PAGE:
Running throughout much of the same weekend is Opera Briefs, the launch to Tapestry New Opera Work’s 30th Anniversary season. While every presentation of Opera Briefs yields great musical treats, this year’s crop of 5-minute operas will be especially intriguing as Tapestry will unveil the results of its first International Composer-Librettist Laboratory. Two composers and two writers from the UK will cross the pond to work with three returning LibLab alumni: composers Omar Daniel and Stephen Andrew Taylor, and writer Anna Chatterton. Add renowned playwright Judith Thompson to the mix and you have quite the team. Tapestry’s excellent New Works Studio Company will bring this ninth edition of Opera Briefs to life from September 25-27 in the intimacy of the Ernest Balmer Studio. For more information, visit www.tapestrynewopera.com

Nuit Blanche

Finally, starting at sundown on October 3, new music will resonate throughout Scotiabank Nuit Blanche – Toronto’s overwhelming, all-night contemporary art extravaganza.
Two projects will inhabit the Canadian Music Centre. Sky Harp: Ice Storm by Kingston-based Kristi Allik and Rob Mulder will occupy the CMC’s front garden. The Sky Harp series creates electronic soundscapes triggered by movements in the natural environment. For Ice Storm, video footage documents the effects of a 1998 disaster on Sky Harp’s star “performer” – a 90-year old elm tree. Recorded improvisations by dancer Holly Small, who interacts with the resulting soundscape, serve as a simultaneous artistic interpretation. Inside, Juliet Palmer and Josh Lacey’s Miasma offers a false haven from climate change. Overheard conversations reflect the unpredictability of our relationship to the elements. Is global warming a storm in a tea-cup? Can we divine the future in the dregs of a coffee cup? Music drifts in and out of the room, creating an alternately soothing and unsettling effect. Musicians perform within the installation at 10pm and midnight. Meanwhile, up the street at the the Telus Centre for Education and Performance, composer Brian Current directs the 12-hour installation In a large open space (Berlin 1994), based on a composition by James Tenney. The piece involves hundreds of singers and musicians positioned throughout the building, whose performances will envelop listeners in Tenney’s complex overtones. For full details, visit www.scotiabanknuitblanche.com.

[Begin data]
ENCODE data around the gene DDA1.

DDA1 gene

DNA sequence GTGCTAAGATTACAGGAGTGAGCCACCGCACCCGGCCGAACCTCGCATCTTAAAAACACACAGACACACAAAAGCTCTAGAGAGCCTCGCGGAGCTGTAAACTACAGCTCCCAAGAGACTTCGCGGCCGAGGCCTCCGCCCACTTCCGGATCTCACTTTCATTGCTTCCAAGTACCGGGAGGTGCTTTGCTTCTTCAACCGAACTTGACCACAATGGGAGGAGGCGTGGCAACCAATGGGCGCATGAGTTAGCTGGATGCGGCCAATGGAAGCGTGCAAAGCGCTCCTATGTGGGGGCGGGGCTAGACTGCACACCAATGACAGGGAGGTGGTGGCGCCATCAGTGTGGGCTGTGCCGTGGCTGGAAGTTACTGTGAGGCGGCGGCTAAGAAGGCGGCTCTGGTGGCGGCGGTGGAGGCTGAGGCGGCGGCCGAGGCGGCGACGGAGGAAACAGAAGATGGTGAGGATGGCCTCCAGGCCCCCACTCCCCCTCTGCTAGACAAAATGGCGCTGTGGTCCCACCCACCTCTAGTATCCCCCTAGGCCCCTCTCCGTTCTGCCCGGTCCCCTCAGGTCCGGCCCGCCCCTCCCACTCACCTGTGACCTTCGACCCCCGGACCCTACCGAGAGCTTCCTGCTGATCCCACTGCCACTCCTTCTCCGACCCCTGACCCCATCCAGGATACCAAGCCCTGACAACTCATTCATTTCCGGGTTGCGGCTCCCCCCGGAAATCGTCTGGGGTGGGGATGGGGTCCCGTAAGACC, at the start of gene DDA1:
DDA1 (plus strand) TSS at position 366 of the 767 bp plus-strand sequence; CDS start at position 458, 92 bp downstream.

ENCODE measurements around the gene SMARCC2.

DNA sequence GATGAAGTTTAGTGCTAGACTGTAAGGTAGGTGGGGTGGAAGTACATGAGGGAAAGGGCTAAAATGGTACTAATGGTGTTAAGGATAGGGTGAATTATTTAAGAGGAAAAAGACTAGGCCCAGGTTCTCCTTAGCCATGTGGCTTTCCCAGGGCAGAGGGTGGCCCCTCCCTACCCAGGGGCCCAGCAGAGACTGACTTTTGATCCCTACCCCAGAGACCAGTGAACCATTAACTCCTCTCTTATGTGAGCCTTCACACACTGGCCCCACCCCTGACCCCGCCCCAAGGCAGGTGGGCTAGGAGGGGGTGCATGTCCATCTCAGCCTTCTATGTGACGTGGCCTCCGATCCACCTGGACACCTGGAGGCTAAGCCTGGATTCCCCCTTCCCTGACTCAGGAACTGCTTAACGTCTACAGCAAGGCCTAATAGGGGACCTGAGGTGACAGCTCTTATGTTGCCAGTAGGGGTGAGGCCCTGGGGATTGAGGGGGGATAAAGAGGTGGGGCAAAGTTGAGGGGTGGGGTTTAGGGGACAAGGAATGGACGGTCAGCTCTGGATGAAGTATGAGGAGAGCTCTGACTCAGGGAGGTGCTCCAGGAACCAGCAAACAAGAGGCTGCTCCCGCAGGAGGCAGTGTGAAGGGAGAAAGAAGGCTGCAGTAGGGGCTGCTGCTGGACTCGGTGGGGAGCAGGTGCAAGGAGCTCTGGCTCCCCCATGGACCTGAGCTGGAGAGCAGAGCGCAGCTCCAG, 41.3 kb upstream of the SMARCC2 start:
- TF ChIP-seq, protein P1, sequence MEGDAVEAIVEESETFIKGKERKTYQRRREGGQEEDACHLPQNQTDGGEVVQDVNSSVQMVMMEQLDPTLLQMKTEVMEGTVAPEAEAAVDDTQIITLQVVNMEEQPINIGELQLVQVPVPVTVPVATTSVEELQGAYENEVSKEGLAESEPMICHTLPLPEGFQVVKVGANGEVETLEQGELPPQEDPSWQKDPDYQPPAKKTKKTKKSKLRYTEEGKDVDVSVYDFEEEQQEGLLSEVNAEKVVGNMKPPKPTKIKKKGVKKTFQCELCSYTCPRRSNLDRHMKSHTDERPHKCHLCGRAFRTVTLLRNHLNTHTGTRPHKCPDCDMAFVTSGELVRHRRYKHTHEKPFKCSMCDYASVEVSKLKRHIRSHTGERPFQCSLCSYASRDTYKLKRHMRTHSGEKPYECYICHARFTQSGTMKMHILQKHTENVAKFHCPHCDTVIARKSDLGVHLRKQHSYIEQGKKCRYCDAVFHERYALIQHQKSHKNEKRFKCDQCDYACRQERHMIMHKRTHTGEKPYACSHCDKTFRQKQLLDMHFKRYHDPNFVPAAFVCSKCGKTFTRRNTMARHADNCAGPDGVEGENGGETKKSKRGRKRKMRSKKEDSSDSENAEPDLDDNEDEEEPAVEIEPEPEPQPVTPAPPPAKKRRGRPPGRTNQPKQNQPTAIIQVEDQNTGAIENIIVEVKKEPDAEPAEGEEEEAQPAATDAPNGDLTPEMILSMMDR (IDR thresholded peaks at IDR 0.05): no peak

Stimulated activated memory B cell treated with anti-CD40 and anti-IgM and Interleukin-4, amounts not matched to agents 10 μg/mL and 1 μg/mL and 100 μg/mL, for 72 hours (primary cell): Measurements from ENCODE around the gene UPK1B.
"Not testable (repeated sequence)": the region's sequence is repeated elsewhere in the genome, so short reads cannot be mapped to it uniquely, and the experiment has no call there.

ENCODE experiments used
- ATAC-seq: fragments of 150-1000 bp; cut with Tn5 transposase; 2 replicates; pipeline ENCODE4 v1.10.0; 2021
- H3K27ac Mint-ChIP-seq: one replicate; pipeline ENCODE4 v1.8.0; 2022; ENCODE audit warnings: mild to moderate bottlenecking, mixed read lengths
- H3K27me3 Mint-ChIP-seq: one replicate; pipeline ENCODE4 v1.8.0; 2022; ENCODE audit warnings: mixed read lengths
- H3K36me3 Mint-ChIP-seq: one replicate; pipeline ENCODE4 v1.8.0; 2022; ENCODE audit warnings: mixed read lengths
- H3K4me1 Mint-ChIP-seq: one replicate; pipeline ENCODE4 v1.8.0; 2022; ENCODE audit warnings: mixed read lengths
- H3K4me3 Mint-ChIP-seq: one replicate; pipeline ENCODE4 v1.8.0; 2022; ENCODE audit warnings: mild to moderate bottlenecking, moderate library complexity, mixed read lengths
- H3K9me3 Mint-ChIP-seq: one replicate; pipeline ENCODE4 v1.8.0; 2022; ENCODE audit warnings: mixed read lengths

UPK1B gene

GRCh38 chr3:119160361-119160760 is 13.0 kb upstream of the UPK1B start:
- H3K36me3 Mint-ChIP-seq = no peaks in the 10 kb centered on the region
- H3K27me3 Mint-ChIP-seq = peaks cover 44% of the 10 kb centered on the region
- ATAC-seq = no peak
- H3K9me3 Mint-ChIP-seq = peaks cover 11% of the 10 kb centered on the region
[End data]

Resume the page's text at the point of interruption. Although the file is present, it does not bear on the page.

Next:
2009/2010 is truly in with the new!

The Early Music scene isn’t called “early” for nothing; the season is barely under way, and already there are some very interesting presentations to tell you about.

Hildegard von Bingen and the Labyrinth

The ancient labyrinth has long been used as a pathway toward achieving a contemplative state. Music is an important accompaniment in the winding journey that one takes from circumference to centre and out again, providing a soundscape that can aid in shutting out the bustle of life. In recent times, composers such as John Burke have found the labyrinth an apt companion in their efforts to create music that touches the soul; and I well remember the haunting sounds of the traditional Japanese flute, the shakuhachi, helping me along as I walked a labyrinth, a decade ago.

But it is the exquisite music and poetry of the 12th-century mystic, abbess, philosopher, physician, scientist, Hildegard von Bingen, that will accompany you if you choose to walk the labyrinth on her feast day, September 17. Hildegard composed ecstatically soaring vocal lines to express her poetic visions, each composition of one melodic line designed for limited instrumental accompaniment which was not written down, but left to the performers to improvise. In the upcoming event, performers include soprano and Hildegard scholar Krystina Lewicki; Mike Franklin, woodwinds and voice; Ann-Marie Boudreau, voice, sitar, ngoni, harp; and others who contribute the sounds of diverse instruments. Walking the labyrinth is not mandatory but only for those moved to do so; otherwise, one can remain seated and enveloped in this exalted poetry and music.

The performance takes place inside the Church of the Holy Trinity behind the Eaton Centre, September 17 at 8pm, and is presented in collaboration with the Labyrinth Community Network of Toronto. The labyrinth itself is patterned on the medieval style of the one set into the floor of Chartres Cathedral, in the 13h century.

Primadonnas and The Colours of Music